MOTORCYCLISTS have hit out at a new pay-as-you-ride charge which is planned for Greater Manchester.

The city will be the first in the UK to introduce charges for bikes which are ridden in and out of the central zone.

The charges will form part of the proposed car congestion scheme for Greater Manchester.

In Durham, which introduces the UK's first congestion charge scheme, and in London, motorbikes are exempt from charges.

Andy Speak, manager of A & S Motorcycles, The Haulgh, Bolton, said: "It's just another money-grabbing scheme, another tax that won't be invested in our roads.

"Motorcycles shouldn't even have a tax disc on them, they take up little room on the roads, they are eco-friendly and in the space taken by every car on the road you can fit 10 motorcycles."

The introduction of Manchester's congestion charge is still dependent on the Greater Manchester Passenger Transport Authority (GMPTA) getting £3 billion from the government's Transport Innovation Fund to develop public transport in the region.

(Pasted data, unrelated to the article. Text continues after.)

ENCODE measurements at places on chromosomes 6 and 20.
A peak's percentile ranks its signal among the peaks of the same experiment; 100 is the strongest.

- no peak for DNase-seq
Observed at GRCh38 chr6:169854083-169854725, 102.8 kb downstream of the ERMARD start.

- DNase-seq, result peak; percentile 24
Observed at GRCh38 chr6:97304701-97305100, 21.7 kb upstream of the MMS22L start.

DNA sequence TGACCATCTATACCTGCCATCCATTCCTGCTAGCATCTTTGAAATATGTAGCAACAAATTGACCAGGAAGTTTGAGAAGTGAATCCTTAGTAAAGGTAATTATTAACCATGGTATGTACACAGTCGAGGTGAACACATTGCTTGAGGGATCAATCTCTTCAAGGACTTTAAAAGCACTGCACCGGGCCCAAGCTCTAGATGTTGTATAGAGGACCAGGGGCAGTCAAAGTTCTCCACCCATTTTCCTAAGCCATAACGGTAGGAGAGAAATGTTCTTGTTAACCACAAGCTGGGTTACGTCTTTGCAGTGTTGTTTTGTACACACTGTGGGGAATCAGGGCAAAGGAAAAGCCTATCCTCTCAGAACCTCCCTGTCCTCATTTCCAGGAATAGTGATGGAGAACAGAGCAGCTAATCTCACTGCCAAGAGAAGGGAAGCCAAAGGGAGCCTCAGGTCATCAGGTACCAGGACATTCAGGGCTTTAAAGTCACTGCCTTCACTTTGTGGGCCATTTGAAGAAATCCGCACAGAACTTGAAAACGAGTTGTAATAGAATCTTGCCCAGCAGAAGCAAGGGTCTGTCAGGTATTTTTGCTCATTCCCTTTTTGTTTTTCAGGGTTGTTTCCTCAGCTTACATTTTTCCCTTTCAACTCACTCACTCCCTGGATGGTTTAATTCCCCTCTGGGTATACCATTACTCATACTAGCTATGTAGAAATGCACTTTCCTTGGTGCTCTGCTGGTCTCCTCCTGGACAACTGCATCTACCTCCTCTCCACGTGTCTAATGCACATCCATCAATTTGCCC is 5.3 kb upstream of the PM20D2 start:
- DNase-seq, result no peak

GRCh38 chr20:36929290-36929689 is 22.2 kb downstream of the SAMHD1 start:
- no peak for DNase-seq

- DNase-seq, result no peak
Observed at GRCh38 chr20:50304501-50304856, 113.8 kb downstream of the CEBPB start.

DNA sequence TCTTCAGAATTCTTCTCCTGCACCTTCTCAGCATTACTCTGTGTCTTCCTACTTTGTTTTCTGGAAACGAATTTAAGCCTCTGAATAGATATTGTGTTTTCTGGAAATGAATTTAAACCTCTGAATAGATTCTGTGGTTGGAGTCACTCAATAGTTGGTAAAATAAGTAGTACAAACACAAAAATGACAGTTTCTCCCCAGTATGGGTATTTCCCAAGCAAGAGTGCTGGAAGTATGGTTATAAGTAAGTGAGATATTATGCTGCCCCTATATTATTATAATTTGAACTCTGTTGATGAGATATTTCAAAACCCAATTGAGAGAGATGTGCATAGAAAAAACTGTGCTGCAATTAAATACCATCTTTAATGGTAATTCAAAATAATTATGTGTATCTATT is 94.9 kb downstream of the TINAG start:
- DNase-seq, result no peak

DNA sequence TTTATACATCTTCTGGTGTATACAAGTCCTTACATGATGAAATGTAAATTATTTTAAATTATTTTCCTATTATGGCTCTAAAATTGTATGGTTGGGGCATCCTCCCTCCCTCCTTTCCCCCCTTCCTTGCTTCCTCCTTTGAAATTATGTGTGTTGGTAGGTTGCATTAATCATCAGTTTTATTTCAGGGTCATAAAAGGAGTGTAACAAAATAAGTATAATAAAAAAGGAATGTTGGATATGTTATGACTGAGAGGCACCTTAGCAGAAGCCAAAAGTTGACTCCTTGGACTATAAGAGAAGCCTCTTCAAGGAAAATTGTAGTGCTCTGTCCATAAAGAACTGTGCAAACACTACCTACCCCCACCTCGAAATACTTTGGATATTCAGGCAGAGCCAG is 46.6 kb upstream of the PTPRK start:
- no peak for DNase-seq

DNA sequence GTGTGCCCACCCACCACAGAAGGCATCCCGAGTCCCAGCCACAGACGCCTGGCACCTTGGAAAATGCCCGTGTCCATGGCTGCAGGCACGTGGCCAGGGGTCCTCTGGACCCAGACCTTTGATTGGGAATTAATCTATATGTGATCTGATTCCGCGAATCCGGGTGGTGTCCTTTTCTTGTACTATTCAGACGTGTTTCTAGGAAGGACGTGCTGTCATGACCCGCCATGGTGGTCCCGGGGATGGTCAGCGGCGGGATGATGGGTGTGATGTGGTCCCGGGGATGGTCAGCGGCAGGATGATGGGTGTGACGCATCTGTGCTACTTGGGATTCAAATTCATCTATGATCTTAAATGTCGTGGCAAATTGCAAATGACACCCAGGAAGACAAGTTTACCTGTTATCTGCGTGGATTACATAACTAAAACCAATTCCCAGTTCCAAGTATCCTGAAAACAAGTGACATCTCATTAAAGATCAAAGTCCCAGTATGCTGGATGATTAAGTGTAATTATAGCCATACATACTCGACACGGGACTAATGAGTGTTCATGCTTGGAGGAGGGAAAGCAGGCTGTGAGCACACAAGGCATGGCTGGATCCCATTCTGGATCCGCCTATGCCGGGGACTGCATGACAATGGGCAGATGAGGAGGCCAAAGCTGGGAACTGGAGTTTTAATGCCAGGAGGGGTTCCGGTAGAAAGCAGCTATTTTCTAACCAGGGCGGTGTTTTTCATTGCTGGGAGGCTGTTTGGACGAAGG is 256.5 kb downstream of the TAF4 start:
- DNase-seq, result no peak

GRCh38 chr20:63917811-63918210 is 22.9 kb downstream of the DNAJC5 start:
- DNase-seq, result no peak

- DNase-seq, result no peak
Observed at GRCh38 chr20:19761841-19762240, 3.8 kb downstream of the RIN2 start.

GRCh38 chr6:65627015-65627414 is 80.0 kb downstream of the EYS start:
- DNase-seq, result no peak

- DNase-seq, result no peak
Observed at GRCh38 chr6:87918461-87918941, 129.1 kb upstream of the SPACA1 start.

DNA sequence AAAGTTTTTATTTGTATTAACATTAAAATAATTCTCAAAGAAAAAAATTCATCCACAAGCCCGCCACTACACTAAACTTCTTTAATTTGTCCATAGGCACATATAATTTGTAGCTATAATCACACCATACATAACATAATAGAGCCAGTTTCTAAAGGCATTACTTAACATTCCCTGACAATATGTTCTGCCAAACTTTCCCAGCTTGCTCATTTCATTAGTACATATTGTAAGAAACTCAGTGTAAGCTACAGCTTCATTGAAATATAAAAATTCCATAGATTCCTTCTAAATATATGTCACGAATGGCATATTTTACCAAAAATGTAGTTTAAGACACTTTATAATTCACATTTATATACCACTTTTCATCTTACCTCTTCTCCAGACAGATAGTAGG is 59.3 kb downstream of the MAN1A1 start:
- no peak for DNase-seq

A spokesman for the GMPTA said: that Manchester's bid to the government for funding has to be submitted by July 31.

Public consultation on the proposals will be held throughout June and July.

The spokesman added: "The charge levied on each motorcycle has still not been decided but it will be less than cars."

The car and motorcycle charges will be levied at peak times, Monday to Friday - into Manchester from 7am to 9.30am and out of the city between 4pm and 6.30pm, costing £2. There would be no charges at weekends or public holidays.

Payments will be made at a point close to the M60 and at a new ring road, yet to be built.

Mr Speak said: "The charge will not deter people from applying for a motorcycle licence, instead they'll just ride illegally."

Hugh German, vice chairman of Bolton Advanced Motorists, said: "I can't see any reason for choosing to charge motorcycles. They can slip down all sorts of side roads and bollards so it just seems a crazy idea that will be extremely difficult to introduce.

"I think it will raise a great deal of antagonism and I doubt the money will be invested wisely."